The debate also highlights the mounting difficulty facing the February agreement. Political strife, the novel coronavirus and bloody Taliban attacks have almost derailed what little progress has been made since the deal’s signing.

The report is article is based on conversations with five officials familiar with the debate over the troop withdrawal. The officials spoke on the condition of anonymity because the deliberations were intended to be private.

The report said:

The Pentagon is set to lay out multiple options in the meeting with Mr. Trump.

One would give Mr. Trump the option of pulling all forces from the country before Election Day. But the Pentagon has other options that would withdraw forces more slowly, with one plan sticking close to the current timeline that would keep American forces in the country until May 2021.

Senior officials believe the president may be able to be persuaded that protecting the peace agreement, which his administration sponsored and supports, will require a slower drawdown of forces, to give the Taliban an incentive to reduce attacks.

Defense Department officials are also arguing to the White House that they cannot yet guarantee that Afghanistan will not again become a haven for attacks against the United States. Arguably the only clear-cut condition of the February deal, outlined in one of the secret annexes, is that the Taliban must publicly renounce the Islamic State and Al Qaeda before the full troop withdrawal begins.

There are currently fewer than 12,000 troops in Afghanistan. The U.S.-led mission in the country is in the process of drawing down to 8,600 troops as part of the February agreement. This smaller American contingent will rely heavily on Special Operations forces and joint United States-Afghan cells, known as “regional targeting teams,” that are focused on counterterrorism missions across the country.

The report added:

“Any reduction under 8,600 U.S. troops will be conditions-based after the U.S. government assesses the security environment and the Taliban’s compliance with the agreement, and in coordination with our NATO allies and partners,” Lt. Col. Thomas Campbell, a Pentagon spokesman, said in a statement.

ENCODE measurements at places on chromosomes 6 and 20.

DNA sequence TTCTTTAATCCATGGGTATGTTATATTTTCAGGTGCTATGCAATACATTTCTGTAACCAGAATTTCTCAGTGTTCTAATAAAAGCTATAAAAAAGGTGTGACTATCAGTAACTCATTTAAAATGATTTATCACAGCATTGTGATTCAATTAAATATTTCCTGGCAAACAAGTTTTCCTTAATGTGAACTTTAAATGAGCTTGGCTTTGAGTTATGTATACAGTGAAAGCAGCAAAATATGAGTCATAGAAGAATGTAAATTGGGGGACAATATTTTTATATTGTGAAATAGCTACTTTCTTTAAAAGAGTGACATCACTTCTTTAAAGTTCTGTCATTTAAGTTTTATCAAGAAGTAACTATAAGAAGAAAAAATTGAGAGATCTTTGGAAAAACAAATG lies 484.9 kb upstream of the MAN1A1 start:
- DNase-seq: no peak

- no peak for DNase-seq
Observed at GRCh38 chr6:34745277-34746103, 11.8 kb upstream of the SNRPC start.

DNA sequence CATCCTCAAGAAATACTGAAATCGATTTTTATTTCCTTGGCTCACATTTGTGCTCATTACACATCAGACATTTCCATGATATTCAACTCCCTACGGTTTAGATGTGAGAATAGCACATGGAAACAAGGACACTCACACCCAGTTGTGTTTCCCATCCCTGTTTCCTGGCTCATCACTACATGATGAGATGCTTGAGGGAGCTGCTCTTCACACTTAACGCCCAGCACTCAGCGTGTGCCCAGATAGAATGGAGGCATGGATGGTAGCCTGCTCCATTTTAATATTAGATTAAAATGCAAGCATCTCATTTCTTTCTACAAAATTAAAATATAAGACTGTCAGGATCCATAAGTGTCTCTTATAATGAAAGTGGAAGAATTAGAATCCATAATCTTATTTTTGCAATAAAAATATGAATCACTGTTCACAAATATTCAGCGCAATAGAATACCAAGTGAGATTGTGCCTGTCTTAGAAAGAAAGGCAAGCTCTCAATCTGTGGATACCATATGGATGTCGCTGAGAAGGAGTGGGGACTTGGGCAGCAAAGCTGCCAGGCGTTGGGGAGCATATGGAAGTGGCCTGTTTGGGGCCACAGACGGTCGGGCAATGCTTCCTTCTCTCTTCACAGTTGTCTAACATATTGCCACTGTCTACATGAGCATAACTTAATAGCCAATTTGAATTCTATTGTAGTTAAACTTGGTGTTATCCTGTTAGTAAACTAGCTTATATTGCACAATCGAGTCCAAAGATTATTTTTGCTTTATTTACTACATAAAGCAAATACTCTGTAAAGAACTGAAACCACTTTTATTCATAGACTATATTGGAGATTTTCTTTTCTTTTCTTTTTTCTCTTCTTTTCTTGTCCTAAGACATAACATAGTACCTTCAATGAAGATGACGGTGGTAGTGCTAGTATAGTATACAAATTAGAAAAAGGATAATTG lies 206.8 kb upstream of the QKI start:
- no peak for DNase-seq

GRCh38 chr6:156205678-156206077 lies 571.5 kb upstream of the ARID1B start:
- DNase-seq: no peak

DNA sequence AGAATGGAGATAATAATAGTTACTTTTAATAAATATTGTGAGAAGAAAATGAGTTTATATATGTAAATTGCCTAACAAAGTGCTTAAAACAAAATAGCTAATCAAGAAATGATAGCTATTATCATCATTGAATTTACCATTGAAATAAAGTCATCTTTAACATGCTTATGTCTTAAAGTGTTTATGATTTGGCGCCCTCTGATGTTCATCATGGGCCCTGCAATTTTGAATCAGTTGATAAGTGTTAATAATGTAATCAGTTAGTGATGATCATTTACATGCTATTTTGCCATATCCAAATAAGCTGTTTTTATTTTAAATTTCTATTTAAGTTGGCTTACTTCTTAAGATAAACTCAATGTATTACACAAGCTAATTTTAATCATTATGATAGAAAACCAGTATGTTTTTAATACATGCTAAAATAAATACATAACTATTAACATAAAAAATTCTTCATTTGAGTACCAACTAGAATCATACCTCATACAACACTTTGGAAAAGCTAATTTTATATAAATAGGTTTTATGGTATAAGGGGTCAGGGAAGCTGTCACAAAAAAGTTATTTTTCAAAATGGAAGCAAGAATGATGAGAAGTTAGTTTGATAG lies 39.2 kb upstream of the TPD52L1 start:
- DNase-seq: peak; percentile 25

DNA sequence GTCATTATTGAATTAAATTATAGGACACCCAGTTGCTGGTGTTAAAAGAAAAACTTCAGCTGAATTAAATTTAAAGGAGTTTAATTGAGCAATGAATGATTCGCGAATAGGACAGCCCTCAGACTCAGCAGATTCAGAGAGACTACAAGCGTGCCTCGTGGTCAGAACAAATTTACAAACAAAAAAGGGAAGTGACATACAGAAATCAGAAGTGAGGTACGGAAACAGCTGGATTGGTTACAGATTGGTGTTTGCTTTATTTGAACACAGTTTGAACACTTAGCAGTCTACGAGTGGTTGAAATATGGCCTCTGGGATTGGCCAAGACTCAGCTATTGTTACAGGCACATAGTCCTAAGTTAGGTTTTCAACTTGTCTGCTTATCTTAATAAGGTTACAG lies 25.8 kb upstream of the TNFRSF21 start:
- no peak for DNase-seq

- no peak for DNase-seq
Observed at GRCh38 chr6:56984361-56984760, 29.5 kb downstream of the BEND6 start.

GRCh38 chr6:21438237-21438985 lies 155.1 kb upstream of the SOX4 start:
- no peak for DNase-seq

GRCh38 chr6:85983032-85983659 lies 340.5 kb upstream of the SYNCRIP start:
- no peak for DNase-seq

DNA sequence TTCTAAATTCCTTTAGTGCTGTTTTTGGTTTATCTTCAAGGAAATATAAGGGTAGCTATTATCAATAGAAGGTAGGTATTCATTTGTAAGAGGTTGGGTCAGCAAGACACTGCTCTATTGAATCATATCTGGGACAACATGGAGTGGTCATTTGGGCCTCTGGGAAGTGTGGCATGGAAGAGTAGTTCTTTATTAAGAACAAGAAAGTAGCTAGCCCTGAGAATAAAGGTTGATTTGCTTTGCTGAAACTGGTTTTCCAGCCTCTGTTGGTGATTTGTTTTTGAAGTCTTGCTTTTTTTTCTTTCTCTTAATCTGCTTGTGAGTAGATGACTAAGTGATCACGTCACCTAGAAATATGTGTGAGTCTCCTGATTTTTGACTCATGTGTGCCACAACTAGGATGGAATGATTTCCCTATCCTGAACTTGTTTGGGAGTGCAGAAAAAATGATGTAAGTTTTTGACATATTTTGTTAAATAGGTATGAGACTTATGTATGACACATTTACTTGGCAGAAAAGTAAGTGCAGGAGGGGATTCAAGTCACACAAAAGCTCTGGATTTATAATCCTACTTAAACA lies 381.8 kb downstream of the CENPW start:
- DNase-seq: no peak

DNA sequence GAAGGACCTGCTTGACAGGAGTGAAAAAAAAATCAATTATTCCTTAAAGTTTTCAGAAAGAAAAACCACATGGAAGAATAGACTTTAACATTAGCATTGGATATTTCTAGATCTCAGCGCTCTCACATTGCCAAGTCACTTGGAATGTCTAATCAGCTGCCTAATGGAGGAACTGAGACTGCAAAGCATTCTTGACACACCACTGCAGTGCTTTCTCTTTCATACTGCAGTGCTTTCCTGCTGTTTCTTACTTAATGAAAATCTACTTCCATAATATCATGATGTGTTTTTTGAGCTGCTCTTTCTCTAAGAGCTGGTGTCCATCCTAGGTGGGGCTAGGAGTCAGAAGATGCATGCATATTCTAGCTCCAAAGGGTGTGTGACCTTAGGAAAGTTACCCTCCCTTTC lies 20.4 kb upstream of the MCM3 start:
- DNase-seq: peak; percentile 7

It said:

Another factor that has contributed to Mr. Trump’s desire for an early withdrawal is the coronavirus and its unchecked spread throughout Afghanistan after it crossed over the country’s western border from Iran.

The Pentagon believes that at least 50 percent of Afghan security forces most likely have the virus, meaning that any training and joint operations between United States and Afghan forces have been paused, halting a key pillar of the American war effort, especially against Islamic State enclaves in the country’s east. But airstrikes against the group still continue.

As part of the peace agreement, the U.S. military is shutting several bases. But the spread of the coronavirus has also accelerated the closing of smaller Special Operations outposts used by the elite units while operating alongside their Afghan counterparts.

The report said:

In a statement on Saturday, the Taliban declared a temporary cease-fire for the three days of the Islamic festival Eid al-Fitr, which started on Sunday and marks the end of Ramadan, the holy month of daytime fasting.

The Afghan government followed, declaring a cessation of fighting even though officials had recently declared that they were restarting offensive operations after waves of Taliban attacks had killed hundreds of security forces after the February agreement. Sunday’s cease-fire is the second of the entire war. The first, widely praised on all sides and in the international community, was in 2018, also during Eid.

“This development offers the opportunity to accelerate the peace process,” Zalmay Khalilzad, the United States envoy for Afghan peace, said in a statement. “Other positive steps should immediately follow: the release of remaining prisoners as specified in the U.S.-Taliban agreement by both sides, no returning to high levels of violence, and an agreement on a new date for the start of intra-Afghan negotiations.”